In a networked world we have the potential to scale relevance and should focus on that first.
Relevance - or fit with our specific needs - is reduced by the focus on economies of scale that mass production delivers. Relevance = Utility; in that the more relevant it is to me, the more useful it is to me.
We all have a preference for the thing we find most useful - and place most value upon it. Mass production can't deliver relevance - at least it can't beyond meeting lowest common denominator requirements. The bargain we enter into, when accepting mass produced approximations of fit with our specific needs, is low cost.
There is a balance point between utility and cost - which varies for each of us dependant on circumstances.
I believe our ability to connect with those people like us seeking solutions to the same problems we do, which the web enables, swings the balance strongly in favour of relevance, fit, utility.
And as it does so, so we must start considering, and delivering, new business models which seek to serve the network and not the world of broad mass production; models that make delivering relevance (highest utility) their key driver.
An example; we'd all prefer a made-to-measure, bespoke suit. Not only can we specify it to our taste, it will also be optimised for relevance. In other words it'll fit not just our taste, but our specific shape. To service our bespoke requirement in this regard is costly - particularly when compared with the price of an off-the-peg solution.
Granted suits on pegs are not sold quite at the level of one-size-fits-all, but they are certainly sold against a series of broad 'fitness' points. Very rarely, a buyer's specific taste and shape requirements will be matched by an off-the-peg suit. And on that rare occasion no doubt the rare buyer will rave about the quality of the fit of the suit to all his pals (who no doubt will find buying the same off-the-peg-suit far from satisfactory).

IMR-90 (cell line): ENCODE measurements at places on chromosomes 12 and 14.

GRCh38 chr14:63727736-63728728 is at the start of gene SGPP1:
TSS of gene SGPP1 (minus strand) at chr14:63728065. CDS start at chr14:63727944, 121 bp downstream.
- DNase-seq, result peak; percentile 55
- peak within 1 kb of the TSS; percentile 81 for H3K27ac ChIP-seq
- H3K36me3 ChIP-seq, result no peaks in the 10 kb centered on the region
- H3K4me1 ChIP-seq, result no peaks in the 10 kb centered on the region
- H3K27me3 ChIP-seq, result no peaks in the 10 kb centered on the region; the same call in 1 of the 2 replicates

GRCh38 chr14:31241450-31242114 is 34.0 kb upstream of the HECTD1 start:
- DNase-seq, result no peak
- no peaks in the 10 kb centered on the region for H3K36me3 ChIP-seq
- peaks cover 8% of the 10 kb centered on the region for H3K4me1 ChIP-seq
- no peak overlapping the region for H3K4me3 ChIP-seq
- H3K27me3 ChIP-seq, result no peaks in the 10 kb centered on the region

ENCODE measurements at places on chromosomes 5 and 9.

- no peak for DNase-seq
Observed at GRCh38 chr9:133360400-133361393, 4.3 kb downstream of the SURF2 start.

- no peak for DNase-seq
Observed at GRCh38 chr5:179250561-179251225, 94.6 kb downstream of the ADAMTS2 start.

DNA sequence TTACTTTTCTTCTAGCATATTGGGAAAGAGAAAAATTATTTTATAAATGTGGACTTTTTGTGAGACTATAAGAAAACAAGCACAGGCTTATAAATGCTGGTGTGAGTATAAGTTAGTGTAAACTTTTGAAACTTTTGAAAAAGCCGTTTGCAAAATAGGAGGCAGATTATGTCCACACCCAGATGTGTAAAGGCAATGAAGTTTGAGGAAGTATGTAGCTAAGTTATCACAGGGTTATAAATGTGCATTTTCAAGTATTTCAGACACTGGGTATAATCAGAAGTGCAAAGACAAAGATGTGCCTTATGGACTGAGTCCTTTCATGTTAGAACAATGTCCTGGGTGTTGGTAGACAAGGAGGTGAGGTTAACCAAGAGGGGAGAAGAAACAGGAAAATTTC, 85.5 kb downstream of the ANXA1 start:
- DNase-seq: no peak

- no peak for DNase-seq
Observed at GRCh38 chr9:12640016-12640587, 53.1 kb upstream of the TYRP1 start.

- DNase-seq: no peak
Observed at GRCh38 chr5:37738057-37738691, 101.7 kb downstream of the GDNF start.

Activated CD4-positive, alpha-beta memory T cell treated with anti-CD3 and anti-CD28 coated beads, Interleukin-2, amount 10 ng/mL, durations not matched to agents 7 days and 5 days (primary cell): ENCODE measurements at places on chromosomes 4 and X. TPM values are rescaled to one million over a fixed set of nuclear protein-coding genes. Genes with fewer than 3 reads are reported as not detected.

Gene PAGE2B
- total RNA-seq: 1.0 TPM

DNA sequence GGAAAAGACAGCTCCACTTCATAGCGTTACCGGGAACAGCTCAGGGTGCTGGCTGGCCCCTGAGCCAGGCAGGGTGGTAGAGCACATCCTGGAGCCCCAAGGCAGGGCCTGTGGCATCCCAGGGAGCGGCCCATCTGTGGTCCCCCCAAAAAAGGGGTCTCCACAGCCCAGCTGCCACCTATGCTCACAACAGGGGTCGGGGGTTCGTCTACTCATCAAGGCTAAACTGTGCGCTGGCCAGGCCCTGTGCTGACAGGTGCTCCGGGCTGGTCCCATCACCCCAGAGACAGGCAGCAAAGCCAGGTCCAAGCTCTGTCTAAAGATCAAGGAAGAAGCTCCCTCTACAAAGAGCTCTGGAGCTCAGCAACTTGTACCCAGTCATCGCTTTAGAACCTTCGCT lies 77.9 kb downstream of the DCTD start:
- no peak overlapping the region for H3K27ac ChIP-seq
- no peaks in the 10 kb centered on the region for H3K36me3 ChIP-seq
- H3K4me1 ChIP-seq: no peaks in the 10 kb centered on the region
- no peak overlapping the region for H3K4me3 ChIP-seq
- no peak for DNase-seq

Consider how the networked world could make suits. Let's assume that people are able to accurately measure themselves in all the dimensions a quality bespoke tailor would (and yes, that is quite an assumption, but play along for the thought experiment, please).
Imagine a platform which could gather the meta data of these measurements, associated with their owners (a website, if you like, where people enter the relevant data) where those with excellent matches are introduced to one another - on a global scale.
Now these customers are formed into a group via the meta data of their shared dimensions and taste. Assume thousands of them (remember, we are operating on the global scale of billions of internet users) are a match - and they can all buy together. Now they can get the same order of utility (hand stitching aside, if that is indeed an advantage) as the individual bespoke suit buyer - at the same order of cost as anyone buying a mass-produced off the peg suit.
Imagine the relevance-first model applied to your industry.
The network has the ability to scale fit (relevance) in a way traditional mass production can not. In the complex adaptive system of the economy, those best adapted to the actual fitness landscape are best equipped to survive.
It's another example of how the web reveals the true role of the organisation as a platform - and the web as a place where orgs make things with (others) rather than take things from.